Irish Shore, The

DESCRIPTION: The singer wasted his youth on gambling and fast women. In London he spent his money on women and went to China. Now he is going home. "My rambling's oer, I'll hae a wife.... by pious works of sweet contemplation I'll end my days on the Highland shore"
AUTHOR: unknown
EARLIEST DATE: before 1825 (broadside, Bodleian Harding B 28(69))
KEYWORDS: sex rambling return gambling China
FOUND IN: Britain(Scotland(Aber))
REFERENCES (1 citation):
GreigDuncan3 534, "The Highland Shore" (2 texts, 1 tune)
Roud #5897
BROADSIDES:
Bodleian, Harding B 28(69)[some words illegible], "The Irish Shore" ("You curious searchers of each narration"), W. Armstrong (Liverpool), 1820-1824; also 2806 b.10(180), "Irish Shore"; Harding B 17(280a), 2806 b.10(211), Harding B 25(1756), Harding B 11(3471), Harding B 11(246), Harding B 11(247), Harding B 11(560), Harding B 11(561), 2806 c.18(283), "[The] Shamrock Shore"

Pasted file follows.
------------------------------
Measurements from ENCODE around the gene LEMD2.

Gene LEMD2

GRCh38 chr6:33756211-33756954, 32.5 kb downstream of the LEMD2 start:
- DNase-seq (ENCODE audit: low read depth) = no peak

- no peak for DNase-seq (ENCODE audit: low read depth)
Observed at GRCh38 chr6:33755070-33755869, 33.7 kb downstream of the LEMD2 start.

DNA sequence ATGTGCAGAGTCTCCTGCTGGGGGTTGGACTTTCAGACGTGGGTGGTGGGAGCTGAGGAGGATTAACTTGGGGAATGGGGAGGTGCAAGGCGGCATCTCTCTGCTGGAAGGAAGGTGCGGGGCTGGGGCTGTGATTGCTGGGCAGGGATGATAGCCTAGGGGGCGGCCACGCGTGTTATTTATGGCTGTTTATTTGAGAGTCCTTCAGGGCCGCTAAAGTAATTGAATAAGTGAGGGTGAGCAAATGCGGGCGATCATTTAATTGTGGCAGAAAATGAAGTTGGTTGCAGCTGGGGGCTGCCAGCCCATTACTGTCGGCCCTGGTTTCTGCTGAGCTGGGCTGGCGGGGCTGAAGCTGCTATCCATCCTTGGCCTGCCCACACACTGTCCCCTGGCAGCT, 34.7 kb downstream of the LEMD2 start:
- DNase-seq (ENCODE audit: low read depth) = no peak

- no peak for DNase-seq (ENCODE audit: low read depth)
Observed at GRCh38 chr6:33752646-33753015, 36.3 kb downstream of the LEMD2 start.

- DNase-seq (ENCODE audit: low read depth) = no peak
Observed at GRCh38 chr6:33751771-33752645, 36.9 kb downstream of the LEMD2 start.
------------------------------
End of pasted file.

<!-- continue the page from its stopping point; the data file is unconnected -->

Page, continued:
ALTERNATE TITLES:
Ye Curious Sages
NOTES: This singer blames all his misfortunes on women. In his youth "women's pleasures I freely tasted Which makes me wander thro' foreign clime." In London he sees "madams and crowds of lasses ... But do believe me their painted faces Are to ensnare us poor wanton slaves They hae nae love in their lewd embraces And we're all fools to their jilting ways." He condemns women of every country he has seen: "your gaudy dresses I do despise ... Wi' your surly looks and your greasy faces." - BS
Last updated in version 2.4
File: GrD3534

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